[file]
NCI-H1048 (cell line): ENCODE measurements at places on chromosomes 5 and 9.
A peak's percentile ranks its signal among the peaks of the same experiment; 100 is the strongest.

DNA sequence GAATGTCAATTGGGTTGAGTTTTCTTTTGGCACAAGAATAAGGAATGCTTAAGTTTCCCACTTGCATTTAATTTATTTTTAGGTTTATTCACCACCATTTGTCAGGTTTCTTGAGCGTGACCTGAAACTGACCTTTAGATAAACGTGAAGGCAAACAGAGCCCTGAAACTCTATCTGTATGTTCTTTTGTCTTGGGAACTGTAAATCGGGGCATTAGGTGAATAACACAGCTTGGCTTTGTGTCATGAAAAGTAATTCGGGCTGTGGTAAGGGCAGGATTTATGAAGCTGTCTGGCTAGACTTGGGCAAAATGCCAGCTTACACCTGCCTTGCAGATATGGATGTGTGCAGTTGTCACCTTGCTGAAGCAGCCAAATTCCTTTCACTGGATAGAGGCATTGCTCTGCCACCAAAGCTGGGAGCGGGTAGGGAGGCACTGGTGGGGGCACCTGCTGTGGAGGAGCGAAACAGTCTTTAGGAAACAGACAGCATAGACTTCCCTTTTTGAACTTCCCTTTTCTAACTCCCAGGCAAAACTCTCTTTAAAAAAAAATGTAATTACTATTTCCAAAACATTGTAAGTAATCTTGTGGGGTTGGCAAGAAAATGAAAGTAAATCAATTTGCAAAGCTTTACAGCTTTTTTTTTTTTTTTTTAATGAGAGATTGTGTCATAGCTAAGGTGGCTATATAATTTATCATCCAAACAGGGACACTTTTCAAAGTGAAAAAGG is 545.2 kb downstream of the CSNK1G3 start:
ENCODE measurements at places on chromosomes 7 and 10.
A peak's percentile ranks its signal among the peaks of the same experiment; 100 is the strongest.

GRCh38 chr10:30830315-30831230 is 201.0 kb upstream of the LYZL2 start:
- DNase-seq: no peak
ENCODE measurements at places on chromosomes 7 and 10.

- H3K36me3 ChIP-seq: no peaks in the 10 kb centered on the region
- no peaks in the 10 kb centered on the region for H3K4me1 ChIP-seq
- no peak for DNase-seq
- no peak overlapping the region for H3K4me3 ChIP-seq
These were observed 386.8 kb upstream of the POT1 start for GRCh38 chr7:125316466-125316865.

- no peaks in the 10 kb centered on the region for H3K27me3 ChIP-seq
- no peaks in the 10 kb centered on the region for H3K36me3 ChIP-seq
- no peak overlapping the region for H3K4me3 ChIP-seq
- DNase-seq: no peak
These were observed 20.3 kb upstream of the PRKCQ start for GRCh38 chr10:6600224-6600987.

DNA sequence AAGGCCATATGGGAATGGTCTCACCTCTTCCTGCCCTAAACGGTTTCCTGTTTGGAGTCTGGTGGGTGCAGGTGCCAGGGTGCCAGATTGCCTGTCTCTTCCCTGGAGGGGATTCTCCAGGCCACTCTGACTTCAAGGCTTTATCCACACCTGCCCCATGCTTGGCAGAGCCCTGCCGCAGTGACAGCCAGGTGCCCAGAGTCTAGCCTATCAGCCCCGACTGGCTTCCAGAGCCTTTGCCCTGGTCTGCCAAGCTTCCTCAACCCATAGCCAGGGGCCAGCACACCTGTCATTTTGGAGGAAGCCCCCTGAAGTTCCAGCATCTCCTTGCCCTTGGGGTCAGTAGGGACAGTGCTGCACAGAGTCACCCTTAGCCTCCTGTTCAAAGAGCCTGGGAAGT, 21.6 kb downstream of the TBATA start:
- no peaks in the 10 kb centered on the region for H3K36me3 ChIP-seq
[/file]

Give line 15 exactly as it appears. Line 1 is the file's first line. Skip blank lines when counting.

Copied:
- no peaks in the 10 kb centered on the region for H3K36me3 ChIP-seq